Fixed Cost Definition
A fixed cost is a cost which does not vary with the level of production or selling activity. Fixed costs are a function of the passage of time and are sometimes referred to as periodic costs for this reason.
Fixed Cost Examples
Suppose the rent on a production facility is 2,000 per month. The amount of rent paid in the month does not vary with the level of production activity. The factory might produce 1,000 or 5,000 units but the rent will remain fixed at 2000 per month.
The total amount of rent paid is a function of time, it is periodic. For one month the rent will be 2,000, for 2 months the total rent will be 2,000 x 2 = 4,000, and so on.
It might well be that after 5 years the landlord will increase the rent to say 3,000 per month. The rent is still a fixed cost, it has not varied in the relation to the level of production activity within the business. Such a cost is often called a step fixed cost, as it changes in steps over a period of time.
If salaries are not related to the level of production or selling activity, then they are fixed costs. For example management salaries will not change with the level of factory output.
Depreciation can be a fixed cost. For example a machine is purchased for 25,000 and has a 5 year useful life. On a straight line basis the depreciation is 25,000 / 5 = 5,000 per year. The depreciation is fixed it will not vary with the level of production output.
The nature of it being fixed has been determined by the method of depreciation. Had the business decided to write the machine off based on usage (say production hours), then it would have varied with the level of production and would not be classified as fixed costs.
Advertising that does not vary with the level of sales activity is a fixed cost.
Insurance is normally a fixed cost. For example, the insurance on a building is a fixed amount per year and does not vary with the level of activity of a business.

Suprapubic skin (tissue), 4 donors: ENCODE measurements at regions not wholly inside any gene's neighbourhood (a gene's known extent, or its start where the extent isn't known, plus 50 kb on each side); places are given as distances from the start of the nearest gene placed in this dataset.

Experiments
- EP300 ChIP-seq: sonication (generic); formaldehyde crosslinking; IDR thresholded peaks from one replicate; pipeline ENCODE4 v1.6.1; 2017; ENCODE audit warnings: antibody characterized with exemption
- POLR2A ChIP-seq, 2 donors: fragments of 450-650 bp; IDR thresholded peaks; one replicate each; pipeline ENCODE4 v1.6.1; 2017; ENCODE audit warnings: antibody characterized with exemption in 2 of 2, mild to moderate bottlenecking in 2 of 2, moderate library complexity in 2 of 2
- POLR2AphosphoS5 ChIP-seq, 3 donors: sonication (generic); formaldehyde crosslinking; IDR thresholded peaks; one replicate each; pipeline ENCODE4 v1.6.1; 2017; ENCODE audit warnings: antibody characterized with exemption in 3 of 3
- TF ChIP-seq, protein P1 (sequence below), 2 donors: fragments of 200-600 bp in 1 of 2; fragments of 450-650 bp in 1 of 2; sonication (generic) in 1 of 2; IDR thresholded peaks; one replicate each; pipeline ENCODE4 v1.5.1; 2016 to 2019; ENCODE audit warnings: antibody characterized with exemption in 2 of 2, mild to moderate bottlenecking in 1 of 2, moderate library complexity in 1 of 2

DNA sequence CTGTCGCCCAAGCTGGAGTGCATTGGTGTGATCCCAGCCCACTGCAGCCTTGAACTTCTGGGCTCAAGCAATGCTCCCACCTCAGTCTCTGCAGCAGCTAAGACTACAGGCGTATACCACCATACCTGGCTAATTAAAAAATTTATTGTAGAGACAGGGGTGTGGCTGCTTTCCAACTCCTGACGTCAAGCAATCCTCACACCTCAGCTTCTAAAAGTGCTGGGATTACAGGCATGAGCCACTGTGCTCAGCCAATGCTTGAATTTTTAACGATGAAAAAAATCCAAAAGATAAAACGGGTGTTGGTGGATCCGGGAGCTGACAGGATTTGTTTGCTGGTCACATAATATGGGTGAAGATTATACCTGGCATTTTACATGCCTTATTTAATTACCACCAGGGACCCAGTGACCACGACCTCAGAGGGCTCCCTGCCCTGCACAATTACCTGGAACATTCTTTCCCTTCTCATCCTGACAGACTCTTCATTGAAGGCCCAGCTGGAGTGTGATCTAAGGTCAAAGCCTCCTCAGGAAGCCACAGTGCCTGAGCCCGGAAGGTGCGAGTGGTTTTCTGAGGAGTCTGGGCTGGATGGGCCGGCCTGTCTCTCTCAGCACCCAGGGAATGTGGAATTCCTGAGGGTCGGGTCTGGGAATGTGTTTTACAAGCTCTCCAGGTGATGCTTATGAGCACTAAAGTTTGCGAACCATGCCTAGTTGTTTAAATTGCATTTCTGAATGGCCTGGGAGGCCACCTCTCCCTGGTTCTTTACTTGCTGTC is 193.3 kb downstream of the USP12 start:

Labor is not normally a fixed cost as it will vary with the level of production. There are of course examples of labor which do not vary with the level of business activity and these would be classified as fixed.
Importance of Fixed Cost Identification
It is important for a business to identify which of its costs are fixed for a number of reasons.
Break even point
The level of fixed costs will directly affect the break even point of the business.
The break even sales for a business is given by the formula, Break Even Point = Fixed Costs / Gross Margin %. For a given gross margin %, the higher the fixed costs, the higher the sales needed to break even. If a business is running at a loss and sales are falling, one method of correcting the situation is to bring down the break even point by reducing the fixed costs.
Fixed Costs per Unit
The fixed cost per unit will directly affect the price which a business is able to sell its product and make a profit. The fixed cost per unit needs to be a low as possible. Fixed costs remain the same irrespective of how many units are produced. Because of this the fixed cost per unit will fall as the number of units produced increases, and an economy of scale will result.
For example, if a business has fixed costs of 2,000 and produces 1,000 units, then the fixed costs per unit is 2,000 / 1,000 = 2 per unit. However, if production increases to 5,000 units the fixed costs are still 2,000, but the fixed cost per unit will have fallen to 2,000 / 5,000 = 0.40 per unit.
Risk and Fixed Cost
A business with higher fixed costs is normally considered to be more risky than one with lower. The reason for this is that the business is more vulnerable to a fall in sales, as the costs cannot be contracted to match.
Fixed Cost Barrier to Entry
High fixed costs can discourage competitors from entering the market.
Fixed Costs vs Variable Costs
Fixed costs are incurred whether or not a business has any production or selling activity, in contrast variable costs do vary with the level of production or selling activity within the business.
About the Author
Chartered accountant Michael Brown is the founder and CEO of Double Entry Bookkeeping. He has worked as an accountant and consultant for more than 25 years and has built financial models for all types of industries. He has been the CFO or controller of both small and medium sized companies and has run small businesses of his own. He has been a manager and an auditor with Deloitte, a big 4 accountancy firm, and holds a degree from Loughborough University.